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††††††††††††††††††††††††††††††††††††††††††††††††††††††††††††††††††††††††††††††††††Article††DT207†††††† ††††††††††††††††††††††††††††††††††††††††††††††††††††††††††††††††††††††††††††††††††††††††††††††††††††††††††††††††††††††††††††† ††††††††††††††††††††††††††††††††††††††††††††††††††††††††††††††††††††††††††††††††††††††

††††††††††††††††††††††††††††††††††††††††††††††† Doubles strategy - when you are the server's or receiver's partner.

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The Server's partner

In advanced doubles (I always teach this to ALL my players) the partner to the player serving should stand about 1 foot (30 cm) inside
the service line. Upon hearing the ball being hit by the server, the partner should start to move slowly towards the net. They should do
a split-spring when the opponent takes their racquet back to hit the ball.

This strategy has a couple of benefits.

1/.  At club level, it means the partner does not need to worry so much about the possibility of the server hitting them with the ball. 
      Many club players Ė because they are too near the net, then move towards the side line to be out of the way of the ball; they then 
      become stuck there not knowing what to do next.

2/. It is easier to react quickly from the split-spring as the momentum is already established. Lots of players donít react quick enough 
     because they are static with their feet glued to the court.

As the opponent hits the ball back, presuming they are going cross court, the player should first recover back and at the same time turn
and face the opposing net player; this player will tell you much about the next shot from your partner. If they make an early move, you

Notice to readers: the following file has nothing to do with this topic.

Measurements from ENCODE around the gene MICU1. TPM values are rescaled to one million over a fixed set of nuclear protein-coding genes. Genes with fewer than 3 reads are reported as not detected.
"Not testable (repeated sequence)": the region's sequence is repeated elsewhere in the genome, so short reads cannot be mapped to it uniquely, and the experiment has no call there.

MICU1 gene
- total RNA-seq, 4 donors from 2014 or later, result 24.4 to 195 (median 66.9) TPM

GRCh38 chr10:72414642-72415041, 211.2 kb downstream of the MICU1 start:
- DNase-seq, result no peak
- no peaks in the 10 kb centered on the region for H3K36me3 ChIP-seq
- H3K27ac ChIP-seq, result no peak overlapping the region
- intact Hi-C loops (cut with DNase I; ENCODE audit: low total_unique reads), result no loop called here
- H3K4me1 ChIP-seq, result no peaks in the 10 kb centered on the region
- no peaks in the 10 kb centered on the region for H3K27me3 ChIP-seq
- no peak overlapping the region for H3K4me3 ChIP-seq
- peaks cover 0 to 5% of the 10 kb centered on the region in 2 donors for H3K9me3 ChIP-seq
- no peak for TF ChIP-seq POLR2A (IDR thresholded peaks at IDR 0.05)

can be sure the ball is going to their racquet; if they donít react then the ball in all probability is going back cross court.

 

The Receiver's partner

The receiverís partner should stand on the Hot Spot, this is on the service line approximately half way between the centre and side line.
This is the best place to cut off the available angles from the opposing net player, although if the ball goes to the opponent for an easy
hit, they will probably hit the ball past you.

As your receiving partner returns the ball, you should move towards the net to possibly cut out the return.

Therefore it is obvious that both net players should be moving in unison, whilst one moves forward the other moves back.

This is the major challenge for players up to club level Ė they generally seem to want to position themselves and then stay there. Get
them to move and you have increased their potential considerably.
                                                                                                                             

                                                                                                                               
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